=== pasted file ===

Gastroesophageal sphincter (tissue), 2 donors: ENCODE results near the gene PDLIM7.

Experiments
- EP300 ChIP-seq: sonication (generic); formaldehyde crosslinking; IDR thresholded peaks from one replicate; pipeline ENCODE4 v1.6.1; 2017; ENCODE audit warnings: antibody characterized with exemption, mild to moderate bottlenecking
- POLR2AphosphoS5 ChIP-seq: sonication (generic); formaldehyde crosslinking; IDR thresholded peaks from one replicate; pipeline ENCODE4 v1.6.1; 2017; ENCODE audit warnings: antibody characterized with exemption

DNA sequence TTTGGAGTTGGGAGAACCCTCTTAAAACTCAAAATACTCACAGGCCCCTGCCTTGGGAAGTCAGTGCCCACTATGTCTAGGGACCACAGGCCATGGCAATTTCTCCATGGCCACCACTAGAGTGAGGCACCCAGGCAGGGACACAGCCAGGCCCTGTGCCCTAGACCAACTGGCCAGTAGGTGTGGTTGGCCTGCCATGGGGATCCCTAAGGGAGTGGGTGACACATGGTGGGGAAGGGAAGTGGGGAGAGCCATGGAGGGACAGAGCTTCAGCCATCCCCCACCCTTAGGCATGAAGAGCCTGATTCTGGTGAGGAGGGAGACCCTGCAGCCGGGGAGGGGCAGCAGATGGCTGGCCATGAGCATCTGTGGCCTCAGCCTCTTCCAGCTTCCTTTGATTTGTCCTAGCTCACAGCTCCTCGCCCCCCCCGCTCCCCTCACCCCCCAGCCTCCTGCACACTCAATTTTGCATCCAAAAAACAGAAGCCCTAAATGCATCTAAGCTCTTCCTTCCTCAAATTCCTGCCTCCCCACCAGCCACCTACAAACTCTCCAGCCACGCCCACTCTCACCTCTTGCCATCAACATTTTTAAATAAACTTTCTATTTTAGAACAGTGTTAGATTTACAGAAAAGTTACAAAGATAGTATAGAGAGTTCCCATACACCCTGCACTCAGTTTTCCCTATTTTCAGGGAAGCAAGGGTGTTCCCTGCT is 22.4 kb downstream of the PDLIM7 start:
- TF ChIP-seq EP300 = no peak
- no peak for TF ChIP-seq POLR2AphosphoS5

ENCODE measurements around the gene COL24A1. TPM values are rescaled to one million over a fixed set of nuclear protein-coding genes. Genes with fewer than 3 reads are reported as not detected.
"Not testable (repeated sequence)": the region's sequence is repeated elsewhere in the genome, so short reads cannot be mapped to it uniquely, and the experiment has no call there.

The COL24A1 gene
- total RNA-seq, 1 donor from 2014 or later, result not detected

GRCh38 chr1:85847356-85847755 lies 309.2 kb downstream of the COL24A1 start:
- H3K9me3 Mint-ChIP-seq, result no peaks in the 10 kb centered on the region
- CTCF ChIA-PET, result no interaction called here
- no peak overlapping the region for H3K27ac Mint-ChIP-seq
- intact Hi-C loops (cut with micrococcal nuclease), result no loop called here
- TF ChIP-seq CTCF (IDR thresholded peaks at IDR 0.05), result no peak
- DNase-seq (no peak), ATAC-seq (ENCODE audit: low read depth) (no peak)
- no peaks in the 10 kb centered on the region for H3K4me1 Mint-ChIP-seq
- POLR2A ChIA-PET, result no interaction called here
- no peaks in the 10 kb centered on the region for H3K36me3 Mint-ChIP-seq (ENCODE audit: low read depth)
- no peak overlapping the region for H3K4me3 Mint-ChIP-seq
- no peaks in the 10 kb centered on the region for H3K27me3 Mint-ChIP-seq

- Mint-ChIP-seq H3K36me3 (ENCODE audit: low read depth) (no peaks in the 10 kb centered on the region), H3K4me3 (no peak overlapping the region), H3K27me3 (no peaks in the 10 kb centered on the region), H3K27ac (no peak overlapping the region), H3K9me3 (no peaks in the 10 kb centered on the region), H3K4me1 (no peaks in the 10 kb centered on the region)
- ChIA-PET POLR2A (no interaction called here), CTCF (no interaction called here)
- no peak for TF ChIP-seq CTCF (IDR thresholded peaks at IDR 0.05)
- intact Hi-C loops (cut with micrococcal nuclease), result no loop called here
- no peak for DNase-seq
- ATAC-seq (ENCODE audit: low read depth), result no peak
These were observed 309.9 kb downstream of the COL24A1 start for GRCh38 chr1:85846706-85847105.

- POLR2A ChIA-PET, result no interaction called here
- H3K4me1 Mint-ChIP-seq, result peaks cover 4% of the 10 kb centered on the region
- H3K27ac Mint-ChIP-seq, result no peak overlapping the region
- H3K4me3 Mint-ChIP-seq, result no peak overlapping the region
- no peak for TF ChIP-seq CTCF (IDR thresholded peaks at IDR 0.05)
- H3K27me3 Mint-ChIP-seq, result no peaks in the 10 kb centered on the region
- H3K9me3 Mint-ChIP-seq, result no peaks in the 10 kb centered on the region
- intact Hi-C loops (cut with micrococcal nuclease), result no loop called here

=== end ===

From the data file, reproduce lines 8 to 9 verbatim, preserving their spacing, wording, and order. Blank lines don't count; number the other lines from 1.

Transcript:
ENCODE measurements around the gene COL24A1. TPM values are rescaled to one million over a fixed set of nuclear protein-coding genes. Genes with fewer than 3 reads are reported as not detected.
"Not testable (repeated sequence)": the region's sequence is repeated elsewhere in the genome, so short reads cannot be mapped to it uniquely, and the experiment has no call there.